As an investor, one of your responsibilities is to evaluate the market before jumping into any investment. Market projections allow you to assess growth opportunities, and there’s a disciplined way to go about this process. Throughout this guide, we’ll be going over the commercial real estate asset class series, which involves storage facilities, multifamily properties, hospitality real estate, and industrial real estate, as well as alternative investments to diversify your financial assets.
If you’re new to investing, an “asset class” typically refers to a grouping of investments. These investments are usually subjected to similar laws, which is why they are grouped within the same asset class. A financial asset class refers to fixed-income investments, stocks, cash equivalents, futures, and alternative assets. But commercial real estate has its own set of assets depending on the type of property the investors purchase. This involves anything from multifamily buildings and offices to mixed-use properties and even land.
When you compare market fluctuations within an asset class, you’ll find that each class will share the same overall risk. The following guide will go over some of the questions you should ask when it comes to evaluating market projections for different asset classes. Meet your investment objectives by gaining some insight into different asset classes and asking the following questions before you invest.
1. Does migration affect self-storage demand?
Self-storage facilities are some of the most innovative solutions for growing families. They’re a great addition to your investment strategy considering the fact that they’re in relatively high demand. In the United States, there are over 50,000 self-storage facilities, which result in billions of square feet of rentable space.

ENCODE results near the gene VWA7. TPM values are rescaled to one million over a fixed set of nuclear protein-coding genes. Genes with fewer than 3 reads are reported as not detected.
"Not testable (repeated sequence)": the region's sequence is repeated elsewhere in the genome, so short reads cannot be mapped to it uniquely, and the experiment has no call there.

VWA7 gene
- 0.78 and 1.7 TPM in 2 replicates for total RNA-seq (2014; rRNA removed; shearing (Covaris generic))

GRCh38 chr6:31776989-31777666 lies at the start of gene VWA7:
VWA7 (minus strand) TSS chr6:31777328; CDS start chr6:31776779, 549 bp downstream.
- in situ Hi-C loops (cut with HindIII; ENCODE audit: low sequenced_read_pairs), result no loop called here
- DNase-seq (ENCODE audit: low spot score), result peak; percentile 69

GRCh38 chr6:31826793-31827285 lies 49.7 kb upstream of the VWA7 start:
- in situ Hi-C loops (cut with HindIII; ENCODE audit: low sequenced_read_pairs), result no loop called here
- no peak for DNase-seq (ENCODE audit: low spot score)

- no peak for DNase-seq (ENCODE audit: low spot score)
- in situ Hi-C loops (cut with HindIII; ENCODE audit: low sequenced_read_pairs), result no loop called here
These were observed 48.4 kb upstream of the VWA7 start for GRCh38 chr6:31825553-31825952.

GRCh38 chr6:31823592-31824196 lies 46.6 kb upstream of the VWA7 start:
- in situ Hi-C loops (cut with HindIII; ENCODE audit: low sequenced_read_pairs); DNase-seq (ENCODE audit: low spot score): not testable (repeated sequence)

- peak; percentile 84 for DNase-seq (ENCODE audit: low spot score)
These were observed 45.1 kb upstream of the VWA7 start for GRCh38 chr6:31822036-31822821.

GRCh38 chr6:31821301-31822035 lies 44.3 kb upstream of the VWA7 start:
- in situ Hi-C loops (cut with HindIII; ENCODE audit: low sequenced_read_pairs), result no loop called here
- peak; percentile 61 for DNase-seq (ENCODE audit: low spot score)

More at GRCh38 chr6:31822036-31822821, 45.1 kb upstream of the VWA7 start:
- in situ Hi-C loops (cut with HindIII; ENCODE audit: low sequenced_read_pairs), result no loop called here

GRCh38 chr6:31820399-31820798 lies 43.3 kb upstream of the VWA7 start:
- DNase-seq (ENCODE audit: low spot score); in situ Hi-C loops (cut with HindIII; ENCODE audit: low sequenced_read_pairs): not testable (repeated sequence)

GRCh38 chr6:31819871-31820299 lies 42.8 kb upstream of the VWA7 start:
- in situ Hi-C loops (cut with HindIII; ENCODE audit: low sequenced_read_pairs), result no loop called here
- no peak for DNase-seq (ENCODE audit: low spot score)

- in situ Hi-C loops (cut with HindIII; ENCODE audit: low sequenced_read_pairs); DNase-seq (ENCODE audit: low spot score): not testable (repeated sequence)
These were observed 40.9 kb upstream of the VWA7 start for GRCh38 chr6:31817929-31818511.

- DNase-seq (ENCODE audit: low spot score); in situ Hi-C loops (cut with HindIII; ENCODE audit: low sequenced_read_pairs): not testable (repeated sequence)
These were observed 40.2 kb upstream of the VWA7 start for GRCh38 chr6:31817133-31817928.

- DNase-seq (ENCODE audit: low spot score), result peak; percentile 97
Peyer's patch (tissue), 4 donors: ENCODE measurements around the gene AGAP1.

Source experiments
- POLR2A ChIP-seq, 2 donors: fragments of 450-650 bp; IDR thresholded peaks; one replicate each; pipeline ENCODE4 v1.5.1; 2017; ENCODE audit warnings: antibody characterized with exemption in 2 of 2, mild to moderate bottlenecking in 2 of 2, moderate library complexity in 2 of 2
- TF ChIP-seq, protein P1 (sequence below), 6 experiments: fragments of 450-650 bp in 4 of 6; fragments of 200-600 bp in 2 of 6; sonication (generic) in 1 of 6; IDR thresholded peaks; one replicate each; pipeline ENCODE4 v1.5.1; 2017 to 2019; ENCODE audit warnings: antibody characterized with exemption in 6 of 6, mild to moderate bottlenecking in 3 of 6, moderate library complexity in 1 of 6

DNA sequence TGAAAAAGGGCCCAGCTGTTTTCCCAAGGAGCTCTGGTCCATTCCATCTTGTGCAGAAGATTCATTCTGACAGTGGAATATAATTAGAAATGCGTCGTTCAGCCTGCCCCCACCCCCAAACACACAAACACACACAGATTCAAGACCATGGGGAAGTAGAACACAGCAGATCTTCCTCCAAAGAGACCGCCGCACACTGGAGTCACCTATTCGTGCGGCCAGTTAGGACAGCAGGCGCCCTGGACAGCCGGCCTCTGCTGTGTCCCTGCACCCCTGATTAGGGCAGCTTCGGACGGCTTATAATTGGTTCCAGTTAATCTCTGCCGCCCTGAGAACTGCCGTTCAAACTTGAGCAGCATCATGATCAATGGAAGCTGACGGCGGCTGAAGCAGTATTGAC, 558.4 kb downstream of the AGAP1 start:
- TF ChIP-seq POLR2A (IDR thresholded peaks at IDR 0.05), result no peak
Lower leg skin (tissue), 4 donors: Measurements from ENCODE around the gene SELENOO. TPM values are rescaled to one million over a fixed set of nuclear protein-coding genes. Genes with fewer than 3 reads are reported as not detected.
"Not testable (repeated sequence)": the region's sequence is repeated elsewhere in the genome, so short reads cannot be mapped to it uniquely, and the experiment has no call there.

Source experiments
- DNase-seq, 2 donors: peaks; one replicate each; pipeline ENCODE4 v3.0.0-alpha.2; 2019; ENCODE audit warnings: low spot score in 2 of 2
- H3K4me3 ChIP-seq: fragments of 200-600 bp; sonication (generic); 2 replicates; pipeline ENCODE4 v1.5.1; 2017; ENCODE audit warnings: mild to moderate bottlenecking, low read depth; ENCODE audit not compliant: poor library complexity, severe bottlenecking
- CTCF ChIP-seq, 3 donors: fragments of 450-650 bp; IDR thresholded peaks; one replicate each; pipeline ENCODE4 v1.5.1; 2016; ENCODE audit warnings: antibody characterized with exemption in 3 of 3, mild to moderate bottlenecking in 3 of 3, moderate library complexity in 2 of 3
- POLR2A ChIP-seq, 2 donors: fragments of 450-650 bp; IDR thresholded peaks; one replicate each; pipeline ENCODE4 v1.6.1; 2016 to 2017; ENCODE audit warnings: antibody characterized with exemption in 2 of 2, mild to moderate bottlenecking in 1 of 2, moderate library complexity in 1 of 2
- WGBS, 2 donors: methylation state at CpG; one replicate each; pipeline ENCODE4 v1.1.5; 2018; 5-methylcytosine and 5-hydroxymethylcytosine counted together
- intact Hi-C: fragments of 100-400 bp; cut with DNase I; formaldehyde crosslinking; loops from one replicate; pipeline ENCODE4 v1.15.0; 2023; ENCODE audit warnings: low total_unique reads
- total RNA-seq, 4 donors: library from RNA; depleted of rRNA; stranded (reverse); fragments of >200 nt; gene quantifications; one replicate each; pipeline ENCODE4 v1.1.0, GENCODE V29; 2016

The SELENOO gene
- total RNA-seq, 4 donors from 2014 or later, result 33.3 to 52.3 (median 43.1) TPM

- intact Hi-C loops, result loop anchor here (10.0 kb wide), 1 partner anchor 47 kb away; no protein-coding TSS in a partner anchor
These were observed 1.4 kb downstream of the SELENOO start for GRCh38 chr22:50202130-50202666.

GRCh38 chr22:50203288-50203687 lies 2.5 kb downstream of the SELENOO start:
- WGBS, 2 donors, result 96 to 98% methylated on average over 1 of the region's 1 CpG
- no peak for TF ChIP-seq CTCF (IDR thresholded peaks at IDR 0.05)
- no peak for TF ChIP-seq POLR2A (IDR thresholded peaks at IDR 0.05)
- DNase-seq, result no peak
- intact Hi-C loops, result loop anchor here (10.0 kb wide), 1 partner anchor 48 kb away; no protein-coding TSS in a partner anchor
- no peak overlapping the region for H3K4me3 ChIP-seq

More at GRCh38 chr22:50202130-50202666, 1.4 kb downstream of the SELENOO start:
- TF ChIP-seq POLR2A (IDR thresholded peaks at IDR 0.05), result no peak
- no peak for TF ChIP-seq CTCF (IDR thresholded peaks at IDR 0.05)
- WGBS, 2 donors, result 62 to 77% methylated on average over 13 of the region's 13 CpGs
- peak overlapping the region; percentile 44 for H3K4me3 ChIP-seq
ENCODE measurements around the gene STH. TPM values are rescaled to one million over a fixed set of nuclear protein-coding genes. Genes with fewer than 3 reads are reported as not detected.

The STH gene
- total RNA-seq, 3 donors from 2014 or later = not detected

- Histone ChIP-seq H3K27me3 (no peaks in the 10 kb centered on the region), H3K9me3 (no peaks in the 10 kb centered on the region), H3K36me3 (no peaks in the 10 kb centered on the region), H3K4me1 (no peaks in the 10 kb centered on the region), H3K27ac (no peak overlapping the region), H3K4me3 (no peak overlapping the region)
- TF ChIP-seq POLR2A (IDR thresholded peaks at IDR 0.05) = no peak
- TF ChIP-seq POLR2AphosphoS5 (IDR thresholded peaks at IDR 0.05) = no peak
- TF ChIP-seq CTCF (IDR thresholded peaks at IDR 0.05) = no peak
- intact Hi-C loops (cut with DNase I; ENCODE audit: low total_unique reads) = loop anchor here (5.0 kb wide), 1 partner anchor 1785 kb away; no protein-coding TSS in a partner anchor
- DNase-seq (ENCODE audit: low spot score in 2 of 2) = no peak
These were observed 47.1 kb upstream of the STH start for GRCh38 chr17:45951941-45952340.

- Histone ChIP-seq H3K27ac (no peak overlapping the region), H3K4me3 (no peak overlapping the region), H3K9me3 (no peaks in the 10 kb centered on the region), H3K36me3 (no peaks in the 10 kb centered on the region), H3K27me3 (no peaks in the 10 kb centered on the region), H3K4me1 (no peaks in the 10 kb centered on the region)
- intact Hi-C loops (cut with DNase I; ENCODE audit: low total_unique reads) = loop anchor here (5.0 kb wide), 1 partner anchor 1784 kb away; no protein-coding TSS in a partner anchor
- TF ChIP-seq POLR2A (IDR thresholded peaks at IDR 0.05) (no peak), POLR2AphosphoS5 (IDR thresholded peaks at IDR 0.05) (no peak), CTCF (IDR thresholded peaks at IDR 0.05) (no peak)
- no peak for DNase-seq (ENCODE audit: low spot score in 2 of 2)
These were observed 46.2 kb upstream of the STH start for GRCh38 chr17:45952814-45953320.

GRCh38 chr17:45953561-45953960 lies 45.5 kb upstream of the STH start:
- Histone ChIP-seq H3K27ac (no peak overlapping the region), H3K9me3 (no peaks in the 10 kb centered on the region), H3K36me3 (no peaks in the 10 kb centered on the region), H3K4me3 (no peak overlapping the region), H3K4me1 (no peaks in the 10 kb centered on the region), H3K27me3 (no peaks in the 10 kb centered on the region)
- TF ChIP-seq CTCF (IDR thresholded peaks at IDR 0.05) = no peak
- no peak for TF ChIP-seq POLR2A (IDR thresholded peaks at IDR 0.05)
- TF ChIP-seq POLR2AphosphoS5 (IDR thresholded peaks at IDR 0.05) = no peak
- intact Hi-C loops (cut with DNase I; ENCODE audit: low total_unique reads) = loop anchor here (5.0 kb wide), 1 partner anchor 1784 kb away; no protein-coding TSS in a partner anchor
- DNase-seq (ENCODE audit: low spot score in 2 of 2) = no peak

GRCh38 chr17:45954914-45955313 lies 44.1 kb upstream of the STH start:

As an investor, you’ll want to determine a specific course of action regarding the self-storage asset class by looking at migration patterns. You’re relying on renters to move around more frequently. When the pandemic hit, a phenomenon coined as the “Great Migration” drove older millennials away from urban areas. Relocation is one of the most common reasons why people use self-storage units. Baby Boomers also began downsizing their homes, increasing the need for storage. So, it’s safe to say that migration patterns greatly affect the demand for additional space in self-storage facilities. This market is expected to reach $64 billion by 2026.
2. Will multifamily supply peak in 2022?
Construction delays aren’t just affecting single-family homes; they’re also changing the market for multifamily investments in the U.S. The apartment industry has seen higher demand even with increasing rent. Building owners and multifamily property owners of spaces like townhouses, condominium buildings, apartments, and other properties are seeing bottom-line growth thanks to occupancy rates that are nearing pre-pandemic levels. Urban vacancies are actually expected to recover by the year’s end, which is why investors are still favoring the multifamily industry. Even though construction delays will likely drag on due to labor shortages and an increase in the pricing of materials, plenty of units will still be slated for completion before the end of the year. As an investor, there are benefits to sticking around for the long term.
3. Are travel restrictions still affecting hospitality real estate?